Grace's Guide is the leading source of historical information on industry and manufacturing in Britain. This web publication contains 143,965 pages of information and 230,152 images on early companies, their products and the people who designed and built them.
1874 Obituary 
Thomas Greenwood was born at Gildersome, near Leeds.
After serving some years in his father’s machine shop, he, about the year 1833, established himself, in conjunction with his brother, as a machine and tool maker.
On the death of his brother, he, after a short engagement with Messrs. Whitham, of the Perseverance Ironworks, entered the drawing office of Sir Peter Fairbairn, of the Wellington Foundry, Leeds, and continued with him as manager, and shortly afterwards as partner along with Mr. Batley, under the firm of Fairbairn, Greenwood, and Batley, until 1856.
Sir Peter Fairbairn principally devoted himself to the manufacture of flax machinery; but the outbreak of the Russian war so interfered with the ordinary business of the firm that nearly every order on hand was countermanded, and it became a question how to utilise the existing machinery and keep the men fully employed, At this crisis Mr. Greenwood’s energetic mind conceived the idea of constructing machinery for the manufacture of the Enfield rifle and other war stores.
Having persuaded Sir Peter Fairbairn to take up this new branch of art, he successfully competed with the most celebrated and experienced American tool-makers (who at that time had entire charge of the Enfield factories) in making machinery for the manufacture of interchangeable small arms for the British Government, and was thus instrumental in securing for this country a new branch of machine making.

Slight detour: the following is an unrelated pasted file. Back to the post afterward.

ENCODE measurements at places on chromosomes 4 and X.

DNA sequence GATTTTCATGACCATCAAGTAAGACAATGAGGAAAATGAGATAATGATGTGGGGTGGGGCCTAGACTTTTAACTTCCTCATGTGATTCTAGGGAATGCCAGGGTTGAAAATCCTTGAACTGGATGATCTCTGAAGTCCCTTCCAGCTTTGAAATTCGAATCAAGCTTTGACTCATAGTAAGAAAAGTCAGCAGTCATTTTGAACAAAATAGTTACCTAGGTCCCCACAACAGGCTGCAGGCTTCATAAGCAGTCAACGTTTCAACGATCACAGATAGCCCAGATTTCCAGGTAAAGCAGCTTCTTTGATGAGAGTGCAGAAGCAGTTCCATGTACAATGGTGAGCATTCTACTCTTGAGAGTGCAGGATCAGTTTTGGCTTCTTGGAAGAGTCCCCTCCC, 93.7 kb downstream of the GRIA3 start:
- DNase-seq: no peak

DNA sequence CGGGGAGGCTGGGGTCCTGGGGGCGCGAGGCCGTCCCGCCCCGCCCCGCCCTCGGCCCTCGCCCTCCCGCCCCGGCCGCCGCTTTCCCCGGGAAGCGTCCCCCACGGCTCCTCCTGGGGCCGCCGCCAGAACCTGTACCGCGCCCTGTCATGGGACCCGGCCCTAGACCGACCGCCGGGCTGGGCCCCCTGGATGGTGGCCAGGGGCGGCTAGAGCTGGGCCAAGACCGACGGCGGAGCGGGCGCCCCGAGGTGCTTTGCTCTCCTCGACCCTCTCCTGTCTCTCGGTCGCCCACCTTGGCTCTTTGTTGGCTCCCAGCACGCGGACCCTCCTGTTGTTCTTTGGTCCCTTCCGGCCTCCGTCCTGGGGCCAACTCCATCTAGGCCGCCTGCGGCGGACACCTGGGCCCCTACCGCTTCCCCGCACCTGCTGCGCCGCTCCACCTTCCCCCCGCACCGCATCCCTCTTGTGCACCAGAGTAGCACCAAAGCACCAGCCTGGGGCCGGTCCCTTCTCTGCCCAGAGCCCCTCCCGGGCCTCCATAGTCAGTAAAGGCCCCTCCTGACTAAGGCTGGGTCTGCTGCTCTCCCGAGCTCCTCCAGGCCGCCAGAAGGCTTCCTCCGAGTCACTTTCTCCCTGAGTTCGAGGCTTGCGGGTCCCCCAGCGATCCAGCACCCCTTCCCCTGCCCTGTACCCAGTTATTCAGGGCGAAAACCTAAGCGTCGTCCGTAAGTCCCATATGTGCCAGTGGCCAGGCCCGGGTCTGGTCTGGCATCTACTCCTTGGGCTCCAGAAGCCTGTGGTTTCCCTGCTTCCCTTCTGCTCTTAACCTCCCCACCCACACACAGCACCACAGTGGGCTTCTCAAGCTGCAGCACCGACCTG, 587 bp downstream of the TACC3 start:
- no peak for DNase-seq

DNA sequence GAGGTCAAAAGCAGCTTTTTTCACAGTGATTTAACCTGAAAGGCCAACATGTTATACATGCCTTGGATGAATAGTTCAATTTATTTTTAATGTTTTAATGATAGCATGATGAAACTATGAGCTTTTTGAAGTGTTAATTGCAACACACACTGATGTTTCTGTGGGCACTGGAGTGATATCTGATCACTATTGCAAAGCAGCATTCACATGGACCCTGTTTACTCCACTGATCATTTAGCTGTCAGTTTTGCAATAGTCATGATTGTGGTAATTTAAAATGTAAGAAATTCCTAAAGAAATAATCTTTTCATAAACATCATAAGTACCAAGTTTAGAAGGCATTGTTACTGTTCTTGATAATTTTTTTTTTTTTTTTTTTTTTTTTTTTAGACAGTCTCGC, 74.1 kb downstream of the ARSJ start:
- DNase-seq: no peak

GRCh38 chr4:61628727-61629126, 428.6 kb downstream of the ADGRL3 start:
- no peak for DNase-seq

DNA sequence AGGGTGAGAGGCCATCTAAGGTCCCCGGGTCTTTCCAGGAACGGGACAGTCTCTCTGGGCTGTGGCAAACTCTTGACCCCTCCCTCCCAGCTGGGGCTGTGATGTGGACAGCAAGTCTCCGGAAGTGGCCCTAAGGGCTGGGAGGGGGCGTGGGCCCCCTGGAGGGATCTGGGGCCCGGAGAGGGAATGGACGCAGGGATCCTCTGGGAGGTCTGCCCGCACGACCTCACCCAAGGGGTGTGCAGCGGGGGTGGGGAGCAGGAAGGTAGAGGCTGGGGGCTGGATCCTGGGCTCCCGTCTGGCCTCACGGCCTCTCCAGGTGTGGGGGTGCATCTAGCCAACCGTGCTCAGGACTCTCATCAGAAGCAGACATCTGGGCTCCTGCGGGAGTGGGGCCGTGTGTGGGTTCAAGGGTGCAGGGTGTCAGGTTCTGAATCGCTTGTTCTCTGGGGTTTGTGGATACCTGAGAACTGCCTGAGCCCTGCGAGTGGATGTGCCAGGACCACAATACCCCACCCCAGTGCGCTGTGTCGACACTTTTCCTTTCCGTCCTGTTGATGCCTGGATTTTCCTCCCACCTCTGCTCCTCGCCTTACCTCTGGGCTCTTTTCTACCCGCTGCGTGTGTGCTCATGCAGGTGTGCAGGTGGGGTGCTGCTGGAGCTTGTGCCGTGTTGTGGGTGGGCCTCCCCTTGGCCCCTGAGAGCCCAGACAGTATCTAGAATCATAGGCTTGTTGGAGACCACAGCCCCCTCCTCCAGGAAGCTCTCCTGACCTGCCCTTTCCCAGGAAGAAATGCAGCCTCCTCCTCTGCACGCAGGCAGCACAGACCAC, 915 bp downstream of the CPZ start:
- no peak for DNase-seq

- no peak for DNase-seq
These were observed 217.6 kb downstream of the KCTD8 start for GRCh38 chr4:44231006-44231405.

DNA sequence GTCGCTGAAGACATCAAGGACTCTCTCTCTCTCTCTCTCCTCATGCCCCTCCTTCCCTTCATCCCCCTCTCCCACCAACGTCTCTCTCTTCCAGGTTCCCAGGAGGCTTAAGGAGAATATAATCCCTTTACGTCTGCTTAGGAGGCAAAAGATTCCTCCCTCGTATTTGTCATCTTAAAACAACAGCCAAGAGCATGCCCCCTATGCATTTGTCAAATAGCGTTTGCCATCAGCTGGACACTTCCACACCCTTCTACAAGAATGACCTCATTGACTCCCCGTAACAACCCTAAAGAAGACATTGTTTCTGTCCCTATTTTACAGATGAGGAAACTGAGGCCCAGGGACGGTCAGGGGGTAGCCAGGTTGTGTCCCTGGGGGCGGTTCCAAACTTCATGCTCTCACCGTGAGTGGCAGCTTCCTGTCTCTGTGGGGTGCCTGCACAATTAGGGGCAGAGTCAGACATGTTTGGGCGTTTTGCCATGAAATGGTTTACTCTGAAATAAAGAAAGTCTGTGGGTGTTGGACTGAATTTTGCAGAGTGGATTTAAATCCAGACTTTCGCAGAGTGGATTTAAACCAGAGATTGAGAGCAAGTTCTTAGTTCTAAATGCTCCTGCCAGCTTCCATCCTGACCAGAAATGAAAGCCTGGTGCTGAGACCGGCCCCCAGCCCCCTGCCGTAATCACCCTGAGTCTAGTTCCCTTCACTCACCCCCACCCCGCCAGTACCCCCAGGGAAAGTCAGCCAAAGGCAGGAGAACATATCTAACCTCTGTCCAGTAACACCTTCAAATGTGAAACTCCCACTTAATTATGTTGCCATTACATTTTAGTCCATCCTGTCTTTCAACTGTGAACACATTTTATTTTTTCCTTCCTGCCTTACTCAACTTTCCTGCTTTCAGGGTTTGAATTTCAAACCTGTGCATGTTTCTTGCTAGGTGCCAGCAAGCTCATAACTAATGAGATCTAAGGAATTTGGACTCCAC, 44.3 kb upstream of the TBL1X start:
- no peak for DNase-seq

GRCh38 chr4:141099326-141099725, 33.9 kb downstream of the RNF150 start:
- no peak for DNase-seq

On the close of the Russian war in 1856, Mr. Greenwood left the Wellington Foundry, and, associating himself with Mr. Batley, who had been formerly cashier in the same works, established the Albion Foundry, under the style of [[Greenwood and Batley]]. Subsequently this firm built a large and extensive range of premises in Armley Road; and by way of preserving the old association, they called their new premises the Albion Works, at the same time keeping up their humbler establishment at East Street. Here the firm rapidly gained a high position, and it is not too much to say that the Albion Works, Leeds, are known all over the civilised world.
Following the example of Sir Peter Fairbairn, Mr. Greenwood’s attention was principally devoted to the production of flax and silk spinning, and small-arm machinery, thus curiously lending himself to the development of arts diametrically opposed to each other. Mr. Greenwood, in 1871, went to Russia to establish it small-arm manufactory in that empire, and there obtained one of the largest orders his firm ever received. He also went to America, and while there in the summer of 1872, suffered severely from the effects of the intense heat which then prevailed, and to which suffering his death, a few months after, may be traced.
Mr. Greenwood‘s life was a story of self-help and enterprise, and the success he ultimately achieved was as much owing to his industry and perseverance as to his undoubtedly high mechanical talents. On the subjects with which he was more particularly acquainted, Mr. Greenwood contributed Papers which have been published in the Proceedings of the Institution of Mechanical Engineers, of which society he was a Member.1 As a citizen of Leeds he was held in deserved respect. He at one time was a member of the Town Council, and also acted as Chairman of the Leeds Board of overseers.
The news of his death, which occurred on the 9th of February, 1873, at Gipsy Hill, near the Crystal Palace, caused general regret; and his funeral, at the Woodhouse Cemetery, whither his remains had been conveyed from London, partook of the nature of a public ceremony, sixteen hundred of the work-people employed by the firm following him to the grave. Mr. Greenwood was elected an Associate of the Institution of Civil Engineers on the 4th of February, 1860.